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Sinn Féin gets a kicking - and its worse than they think!

20 June 2024

Sinn Fein president Mary Lou McDonald.

Following the local and European election Irish News columnist Patrick Murphy gave Sinn Féin a kicking.(1)

According to Murphy, Sinn Féin had been found out. Its poll over a two-year period fell from 36 per cent to 12 per cent. The results show that it lost two-thirds of its support in the past two years.

The party’s populism is identified as the problem. Speaking out of both sides of its mouth, it failed to convince a strong anti-European sentiment on one side and an anti-migrant sentiment on the other. It shuffled to the right on migration, but nowhere near quickly enough to win votes.

Rigid party discipline gets things done, but when the leadership does not know what it is doing, they tend to be the wrong things. Sinn Féin got its election tactics wrong, but its real problem is that it has got its politics wrong. Like the IRA’s campaign, the party cloaks its lack of a political ideology under the blanket term of republicanism.

So, what does republicanism mean in terms of a policy on health, education, welfare, the economy, or foreign policy? Is it left wing, centrist, or right wing?

The answer is that it is any or all of those things when the opportunity arises. Patrick Murphy makes many good points, but there is a need to go deeper.  Republicanism is an all-class alliance, so there is a tendency for the movement to bend left and right depending on shifts by outside classes.

That all changed with the Good Friday Agreement. As with other revolutionary nationalist movements across the globe, Sinn Féin is now part of a colonial administration sponsored by US capital and has developed as a fully-fledged capitalist party. It doesn't shift from left to right. When it claims to support progressive policies, it's lying. It will have to remain true to the right-wing constitutional nationalism that dominates Irish politics and that will make it very difficult to recover a working-class base.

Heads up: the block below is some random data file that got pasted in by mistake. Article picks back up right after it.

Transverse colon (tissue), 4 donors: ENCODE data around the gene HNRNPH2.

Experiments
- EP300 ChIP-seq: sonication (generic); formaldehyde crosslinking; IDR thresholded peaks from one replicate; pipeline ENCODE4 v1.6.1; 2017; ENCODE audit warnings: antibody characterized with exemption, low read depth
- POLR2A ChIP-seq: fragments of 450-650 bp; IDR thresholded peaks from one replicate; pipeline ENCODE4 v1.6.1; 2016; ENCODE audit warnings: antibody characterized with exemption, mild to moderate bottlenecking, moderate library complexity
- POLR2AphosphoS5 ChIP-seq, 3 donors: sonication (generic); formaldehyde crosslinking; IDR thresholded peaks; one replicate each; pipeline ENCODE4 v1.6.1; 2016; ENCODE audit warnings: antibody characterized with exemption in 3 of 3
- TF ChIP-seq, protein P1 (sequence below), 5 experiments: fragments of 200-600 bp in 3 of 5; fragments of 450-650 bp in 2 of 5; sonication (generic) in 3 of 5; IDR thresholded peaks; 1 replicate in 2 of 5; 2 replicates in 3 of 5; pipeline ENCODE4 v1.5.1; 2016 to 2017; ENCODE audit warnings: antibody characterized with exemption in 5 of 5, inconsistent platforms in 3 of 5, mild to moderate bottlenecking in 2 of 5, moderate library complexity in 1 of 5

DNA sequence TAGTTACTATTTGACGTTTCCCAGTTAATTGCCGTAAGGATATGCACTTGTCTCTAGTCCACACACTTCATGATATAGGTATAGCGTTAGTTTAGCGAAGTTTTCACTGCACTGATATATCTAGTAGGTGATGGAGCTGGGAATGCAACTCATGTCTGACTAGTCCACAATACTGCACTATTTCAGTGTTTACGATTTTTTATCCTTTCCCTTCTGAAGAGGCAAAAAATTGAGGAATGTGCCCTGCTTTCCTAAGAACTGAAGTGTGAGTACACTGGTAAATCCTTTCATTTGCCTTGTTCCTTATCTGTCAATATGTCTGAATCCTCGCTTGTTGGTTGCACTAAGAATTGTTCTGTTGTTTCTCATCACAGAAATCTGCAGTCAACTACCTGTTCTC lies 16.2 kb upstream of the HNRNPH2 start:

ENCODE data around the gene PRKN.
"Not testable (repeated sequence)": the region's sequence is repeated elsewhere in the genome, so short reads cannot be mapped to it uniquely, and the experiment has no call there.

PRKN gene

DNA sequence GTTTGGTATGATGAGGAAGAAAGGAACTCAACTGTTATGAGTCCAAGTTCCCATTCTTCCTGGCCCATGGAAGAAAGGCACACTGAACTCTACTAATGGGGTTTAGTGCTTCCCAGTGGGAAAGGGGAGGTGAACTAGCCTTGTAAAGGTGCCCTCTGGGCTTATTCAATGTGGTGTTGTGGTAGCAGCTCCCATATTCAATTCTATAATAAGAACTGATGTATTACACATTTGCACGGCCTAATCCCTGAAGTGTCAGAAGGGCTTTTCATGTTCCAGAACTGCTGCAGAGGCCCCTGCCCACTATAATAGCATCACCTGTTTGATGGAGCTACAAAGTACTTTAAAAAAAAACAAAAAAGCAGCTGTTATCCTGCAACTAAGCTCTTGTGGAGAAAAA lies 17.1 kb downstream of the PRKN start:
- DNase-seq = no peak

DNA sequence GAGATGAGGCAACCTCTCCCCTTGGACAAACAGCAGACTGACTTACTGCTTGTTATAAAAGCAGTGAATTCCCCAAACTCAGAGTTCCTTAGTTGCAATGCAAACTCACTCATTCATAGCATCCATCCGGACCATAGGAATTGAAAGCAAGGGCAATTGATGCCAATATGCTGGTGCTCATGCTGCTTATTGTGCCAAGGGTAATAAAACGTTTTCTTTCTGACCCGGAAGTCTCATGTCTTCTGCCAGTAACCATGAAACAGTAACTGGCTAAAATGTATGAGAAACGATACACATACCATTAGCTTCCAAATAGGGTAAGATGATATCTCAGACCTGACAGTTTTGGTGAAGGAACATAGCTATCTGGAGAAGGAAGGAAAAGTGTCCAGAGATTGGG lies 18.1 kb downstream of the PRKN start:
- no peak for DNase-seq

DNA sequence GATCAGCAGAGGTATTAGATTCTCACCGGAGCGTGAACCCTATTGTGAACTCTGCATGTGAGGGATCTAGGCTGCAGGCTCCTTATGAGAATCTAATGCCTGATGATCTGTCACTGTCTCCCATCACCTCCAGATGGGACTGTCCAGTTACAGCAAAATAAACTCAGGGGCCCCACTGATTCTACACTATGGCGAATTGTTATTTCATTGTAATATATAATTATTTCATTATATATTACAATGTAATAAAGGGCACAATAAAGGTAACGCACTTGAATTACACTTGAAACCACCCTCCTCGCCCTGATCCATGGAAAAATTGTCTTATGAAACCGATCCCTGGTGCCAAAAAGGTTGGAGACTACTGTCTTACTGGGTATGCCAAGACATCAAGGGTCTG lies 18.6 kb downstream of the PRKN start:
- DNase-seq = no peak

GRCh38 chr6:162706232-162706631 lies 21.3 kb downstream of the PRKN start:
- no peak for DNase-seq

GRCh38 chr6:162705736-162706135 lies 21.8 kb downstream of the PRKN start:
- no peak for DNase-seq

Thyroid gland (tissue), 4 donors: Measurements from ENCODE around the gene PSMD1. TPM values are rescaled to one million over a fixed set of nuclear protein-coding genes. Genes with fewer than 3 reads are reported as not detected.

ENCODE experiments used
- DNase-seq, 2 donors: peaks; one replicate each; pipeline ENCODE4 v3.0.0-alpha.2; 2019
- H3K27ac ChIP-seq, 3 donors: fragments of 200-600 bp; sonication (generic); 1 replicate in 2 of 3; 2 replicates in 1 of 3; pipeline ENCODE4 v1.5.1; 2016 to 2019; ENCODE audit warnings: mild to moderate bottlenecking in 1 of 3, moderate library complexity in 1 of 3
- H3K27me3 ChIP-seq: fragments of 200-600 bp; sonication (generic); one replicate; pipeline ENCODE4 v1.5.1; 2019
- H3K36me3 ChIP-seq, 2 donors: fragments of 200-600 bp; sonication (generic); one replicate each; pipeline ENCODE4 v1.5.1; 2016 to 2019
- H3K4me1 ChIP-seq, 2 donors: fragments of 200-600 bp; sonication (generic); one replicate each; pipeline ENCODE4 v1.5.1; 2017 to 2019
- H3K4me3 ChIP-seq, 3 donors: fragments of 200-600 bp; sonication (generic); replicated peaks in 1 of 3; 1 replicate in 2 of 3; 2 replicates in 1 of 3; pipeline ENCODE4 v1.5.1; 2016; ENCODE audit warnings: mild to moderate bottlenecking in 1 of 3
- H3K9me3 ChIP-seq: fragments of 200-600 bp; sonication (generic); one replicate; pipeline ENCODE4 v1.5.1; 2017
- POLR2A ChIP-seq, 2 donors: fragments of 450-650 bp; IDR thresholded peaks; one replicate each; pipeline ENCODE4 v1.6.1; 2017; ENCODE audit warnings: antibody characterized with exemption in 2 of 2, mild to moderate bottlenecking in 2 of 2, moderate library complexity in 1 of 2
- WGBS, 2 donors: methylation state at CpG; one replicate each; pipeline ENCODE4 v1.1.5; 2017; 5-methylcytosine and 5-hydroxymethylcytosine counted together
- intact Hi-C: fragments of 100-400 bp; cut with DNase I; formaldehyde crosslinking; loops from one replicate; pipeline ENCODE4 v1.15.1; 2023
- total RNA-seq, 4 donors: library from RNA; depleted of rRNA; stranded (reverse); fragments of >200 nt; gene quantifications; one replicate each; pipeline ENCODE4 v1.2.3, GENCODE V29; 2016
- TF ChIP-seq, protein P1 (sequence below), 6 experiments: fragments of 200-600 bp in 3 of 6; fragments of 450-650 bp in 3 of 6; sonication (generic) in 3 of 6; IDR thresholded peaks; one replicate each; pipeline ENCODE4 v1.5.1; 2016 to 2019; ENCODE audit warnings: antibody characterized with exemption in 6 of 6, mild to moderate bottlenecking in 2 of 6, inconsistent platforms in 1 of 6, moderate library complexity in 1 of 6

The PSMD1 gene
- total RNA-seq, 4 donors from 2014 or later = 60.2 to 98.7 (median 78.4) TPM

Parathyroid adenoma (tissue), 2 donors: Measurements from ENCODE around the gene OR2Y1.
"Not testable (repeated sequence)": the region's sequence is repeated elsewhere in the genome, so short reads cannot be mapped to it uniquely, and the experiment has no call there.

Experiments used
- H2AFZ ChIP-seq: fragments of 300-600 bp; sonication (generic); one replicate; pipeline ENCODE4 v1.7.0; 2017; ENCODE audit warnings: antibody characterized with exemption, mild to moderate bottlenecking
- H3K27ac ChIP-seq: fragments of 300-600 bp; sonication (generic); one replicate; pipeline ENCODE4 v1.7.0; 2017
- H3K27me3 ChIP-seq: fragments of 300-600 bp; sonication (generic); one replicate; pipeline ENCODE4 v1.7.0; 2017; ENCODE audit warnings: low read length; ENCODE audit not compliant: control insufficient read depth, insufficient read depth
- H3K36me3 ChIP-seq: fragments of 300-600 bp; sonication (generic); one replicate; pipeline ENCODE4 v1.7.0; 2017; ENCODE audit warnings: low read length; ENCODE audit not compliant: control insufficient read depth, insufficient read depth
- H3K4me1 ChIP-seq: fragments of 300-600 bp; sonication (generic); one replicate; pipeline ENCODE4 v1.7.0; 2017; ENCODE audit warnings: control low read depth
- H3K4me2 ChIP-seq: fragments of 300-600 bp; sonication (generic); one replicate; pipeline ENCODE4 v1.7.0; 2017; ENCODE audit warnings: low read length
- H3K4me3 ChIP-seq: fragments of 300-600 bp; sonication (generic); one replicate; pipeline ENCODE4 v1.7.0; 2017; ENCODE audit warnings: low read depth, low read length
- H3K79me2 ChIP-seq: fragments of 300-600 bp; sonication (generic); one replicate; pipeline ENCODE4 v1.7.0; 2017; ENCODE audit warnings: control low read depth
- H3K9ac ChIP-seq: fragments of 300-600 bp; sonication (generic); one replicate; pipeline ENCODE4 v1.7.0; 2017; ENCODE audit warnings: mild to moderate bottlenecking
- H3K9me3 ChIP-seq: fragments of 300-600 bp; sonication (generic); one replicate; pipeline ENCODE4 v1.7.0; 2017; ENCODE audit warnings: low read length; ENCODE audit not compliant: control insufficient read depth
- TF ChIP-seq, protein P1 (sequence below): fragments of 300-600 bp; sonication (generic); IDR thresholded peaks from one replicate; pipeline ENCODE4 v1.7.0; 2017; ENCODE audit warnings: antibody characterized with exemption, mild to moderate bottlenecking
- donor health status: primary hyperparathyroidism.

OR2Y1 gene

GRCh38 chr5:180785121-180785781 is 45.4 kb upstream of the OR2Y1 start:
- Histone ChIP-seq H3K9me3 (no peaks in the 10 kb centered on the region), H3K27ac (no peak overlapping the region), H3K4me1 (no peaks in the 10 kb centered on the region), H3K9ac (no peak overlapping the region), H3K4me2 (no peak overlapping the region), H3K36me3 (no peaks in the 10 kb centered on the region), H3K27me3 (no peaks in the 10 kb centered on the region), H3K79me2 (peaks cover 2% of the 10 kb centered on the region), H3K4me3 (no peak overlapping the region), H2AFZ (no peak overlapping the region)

In the North Sinn Féin signed up to a programme of mass austerity because their only concern was to restore the local administration and share out patronage. The idea that they will come up with a mechanism for defending the workers is ludicrous. Indeed, the party across the island is deeply enmeshed in the property market.

The main contradiction we face now in the North is the absolute conviction that the Stormont administration can resolve the growing economic ills of the workers versus the corrupt sectarian reality we live in. In the South the idea that Sinn Féin is of the left is sinking following the elections. The left, represented by PbP,  is even more deceitful and opportunist than Sinn Féin itself. Can a genuine working class movement be built?


(1)  Patrick Murphy: If Sinn Féin wants change, it must start by changing itself, Irish News, 15/06/24

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